Seeking the origins of Oedipal conflict, Freud detailed a series of three primal fantasiesseduction, castration, and the primal scenethat he considered to be a given from the outset and at the source of all mental organization, beyond the traumatic events of the individual's history. The presumed universality of the Oedipus complex led him to believe that in each individual there was an embryonic version of these fantasies that are found in all cultures, as the phylogenetically transmitted trace of the murder of the father by the primitive horde.

The neo-Lamarckian perspective of Freud and his phylogenetic theories have received a good deal of criticism, despite Frank J. Sulloway's study, FreudBiologist of the Mind (1979), which presented the full scope of Freud's constructions. The fact is that in early twenty-first century cultural and linguistic transmission, along with communication in one way or another, from the parental or grandparental unconscious, are far more readily invoked to define the way in which the psyche's earliest constitutive fantasies originate than a hypothetical inscription in the genetic material of the species. Research on transgenerational effects (Kaës, 1993) takes this direction, as does Jean Laplanche's "general theory of seduction" which argues that the maternal unconscious transmits sexualized messages, or "enigmatic signifiers," to the child.

Present day research is concerned less with discovering the ultimate origins of the formation of the individual than with accounting for the conditions under which it comes about. As of 2005, the ontogenetic approachthat is, research into the development of the individual or into the genesis of the Oedipus complexconcentrates on two main lines of inquiry. The first is libidinal development, taking into consideration the successive phases of mental organization, with a focus on the predominant erotogenic zone around which psychic excitation is centered and fantasies organized. The second focuses on the development of object relations in their relationship with the development of the ego.

Jean-FranÇois Rabain

See also: Civilization and its Discontents ; "Claims of Psycho-Analysis to Scientific Interest; Cultural transmission; Darwin, Darwinism, and psychoanalysis; Fatherhood; Processes of development; Heredity of acquired characters; Intergenerational; Lack of differentiation; Maternal reverie, capacity for; Phylogenesis; Prehistory; Primitive horde; Thalassa. A Theory of Genitality ; Totem and Taboo .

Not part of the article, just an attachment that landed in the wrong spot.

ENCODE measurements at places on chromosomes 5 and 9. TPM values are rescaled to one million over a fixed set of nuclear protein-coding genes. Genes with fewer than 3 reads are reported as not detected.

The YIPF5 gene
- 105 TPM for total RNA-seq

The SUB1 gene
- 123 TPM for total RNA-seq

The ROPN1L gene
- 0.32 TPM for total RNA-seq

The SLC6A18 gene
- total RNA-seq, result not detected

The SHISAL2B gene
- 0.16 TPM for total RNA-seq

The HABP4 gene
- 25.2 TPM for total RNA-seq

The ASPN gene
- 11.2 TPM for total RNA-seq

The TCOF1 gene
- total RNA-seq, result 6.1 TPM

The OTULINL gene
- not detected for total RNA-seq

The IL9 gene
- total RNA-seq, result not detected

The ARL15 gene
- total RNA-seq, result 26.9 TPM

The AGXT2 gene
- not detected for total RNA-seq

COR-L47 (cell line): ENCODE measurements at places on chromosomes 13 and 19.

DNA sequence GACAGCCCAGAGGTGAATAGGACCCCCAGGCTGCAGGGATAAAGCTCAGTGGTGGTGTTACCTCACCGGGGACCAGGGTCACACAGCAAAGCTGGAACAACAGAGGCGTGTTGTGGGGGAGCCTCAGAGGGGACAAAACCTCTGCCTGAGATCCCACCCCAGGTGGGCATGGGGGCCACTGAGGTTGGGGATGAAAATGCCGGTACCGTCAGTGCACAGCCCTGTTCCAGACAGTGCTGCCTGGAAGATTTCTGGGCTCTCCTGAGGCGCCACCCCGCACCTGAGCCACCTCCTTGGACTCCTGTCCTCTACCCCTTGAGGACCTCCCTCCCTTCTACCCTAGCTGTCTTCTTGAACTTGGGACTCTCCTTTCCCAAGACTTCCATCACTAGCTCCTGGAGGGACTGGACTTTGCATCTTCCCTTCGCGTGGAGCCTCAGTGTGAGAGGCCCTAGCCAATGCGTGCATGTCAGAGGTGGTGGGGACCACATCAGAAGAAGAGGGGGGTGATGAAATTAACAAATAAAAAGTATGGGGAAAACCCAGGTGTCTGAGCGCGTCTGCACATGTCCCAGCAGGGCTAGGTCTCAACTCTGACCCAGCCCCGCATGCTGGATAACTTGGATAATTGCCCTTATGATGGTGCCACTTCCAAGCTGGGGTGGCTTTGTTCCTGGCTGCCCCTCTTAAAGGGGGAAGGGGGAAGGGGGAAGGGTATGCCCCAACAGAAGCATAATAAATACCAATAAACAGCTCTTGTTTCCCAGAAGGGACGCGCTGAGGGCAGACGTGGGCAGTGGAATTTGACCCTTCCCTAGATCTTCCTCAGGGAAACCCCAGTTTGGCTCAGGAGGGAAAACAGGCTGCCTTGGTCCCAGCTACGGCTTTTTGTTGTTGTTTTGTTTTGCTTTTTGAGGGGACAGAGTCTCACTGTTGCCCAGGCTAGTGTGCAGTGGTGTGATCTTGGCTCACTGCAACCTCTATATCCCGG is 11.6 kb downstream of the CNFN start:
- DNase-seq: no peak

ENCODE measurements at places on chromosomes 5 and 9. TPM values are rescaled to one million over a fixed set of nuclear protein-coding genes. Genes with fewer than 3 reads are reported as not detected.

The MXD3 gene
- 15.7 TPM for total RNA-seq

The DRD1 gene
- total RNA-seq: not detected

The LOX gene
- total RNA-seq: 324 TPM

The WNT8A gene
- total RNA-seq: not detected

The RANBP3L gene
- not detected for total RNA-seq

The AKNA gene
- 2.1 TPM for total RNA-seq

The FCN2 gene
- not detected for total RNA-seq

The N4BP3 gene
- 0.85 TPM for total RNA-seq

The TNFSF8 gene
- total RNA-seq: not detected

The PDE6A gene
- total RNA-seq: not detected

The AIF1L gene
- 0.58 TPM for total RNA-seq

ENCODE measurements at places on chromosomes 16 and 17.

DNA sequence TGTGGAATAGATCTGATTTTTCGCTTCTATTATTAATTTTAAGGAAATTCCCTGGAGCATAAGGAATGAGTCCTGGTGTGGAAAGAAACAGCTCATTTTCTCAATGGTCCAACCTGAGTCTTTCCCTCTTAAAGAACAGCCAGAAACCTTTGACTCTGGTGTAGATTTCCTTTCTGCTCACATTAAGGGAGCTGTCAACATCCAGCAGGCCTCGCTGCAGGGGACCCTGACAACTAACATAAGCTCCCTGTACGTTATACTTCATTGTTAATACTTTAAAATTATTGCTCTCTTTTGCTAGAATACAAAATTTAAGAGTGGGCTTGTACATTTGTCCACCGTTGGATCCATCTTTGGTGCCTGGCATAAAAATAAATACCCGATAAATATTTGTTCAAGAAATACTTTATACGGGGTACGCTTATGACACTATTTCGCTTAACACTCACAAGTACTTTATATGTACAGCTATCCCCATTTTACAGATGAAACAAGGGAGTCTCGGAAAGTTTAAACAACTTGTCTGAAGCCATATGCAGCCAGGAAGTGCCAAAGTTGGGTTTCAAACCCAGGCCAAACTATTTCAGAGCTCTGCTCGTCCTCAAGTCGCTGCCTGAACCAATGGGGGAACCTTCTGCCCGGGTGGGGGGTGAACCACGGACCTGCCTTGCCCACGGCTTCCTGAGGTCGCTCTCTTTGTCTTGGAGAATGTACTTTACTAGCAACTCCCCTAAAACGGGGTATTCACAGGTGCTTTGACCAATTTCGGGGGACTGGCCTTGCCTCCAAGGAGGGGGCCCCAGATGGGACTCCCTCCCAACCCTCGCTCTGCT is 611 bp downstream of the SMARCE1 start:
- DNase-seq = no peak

Bibliography

Freud, Sigmund, (1905d) Three Essays on the Theory of Sexuality. SE, 7: 123-243.

. (1916-1917a). Introductory lectures on psychoanalysis. SE, 16.

Kaës, René (1993). Introduction. In René Kaës, et al., Transmission de la vie psychique entre générations. Paris: Dunod.

Sulloway, Frank J. (1979). Freudbiologist of the mind. London: Burnett.

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Ontogeny

Ontogeny

Ontogeny describes the entire life history of an organism from fertilization to death. It includes not only embryonic and prenatal development but also postnatal growth and development.

That patterns of ontogeny can provide fascinating insights into evolutionary history has long been recognized. Possibly the most famous concept linking the two areas is the "biogenetic law" of German biologist Ernst Haeckel (1834-1919), which states that "ontogeny recapitulates phylogeny." Haeckel suggested that, in the course of its development, each organism recapitulates (repeats the stages of) its entire phylogenetic history by taking on the morphologies of all of its ancestors sequentially, from the most primitive ancestor to the most advanced. Haeckel favored a fairly stringent interpretation of the biogenetic law, and spent considerable time identifying the ancestors represented by different developmental stages. For example, he viewed the gastrula stage (an early embryonic stage during which the three embryonic tissue layers are formed) of vertebrate embryos as representing the morphology of their invertebrate ancestors. Later developmental stages were interpreted as representing "higher" ancestors. For example, all avian and mammalian embryos go through a developmental stage in which gill slits are highly prominent. Haeckel interpreted this stage as a recapitulation of the "fish stage."

Haeckel's biogenetic theory fell into disfavor in the early twentieth century, when increasing evidence on the ontogenetic patterns and phylogenetic histories of different species indicated that there was not, in fact, a direct correspondence between the two. However, Haeckel's ideas are important because they stimulated considerable interest in embryological studies and because they emphasized the importance of links between ontogeny and evolution, an area that is still being actively studied today.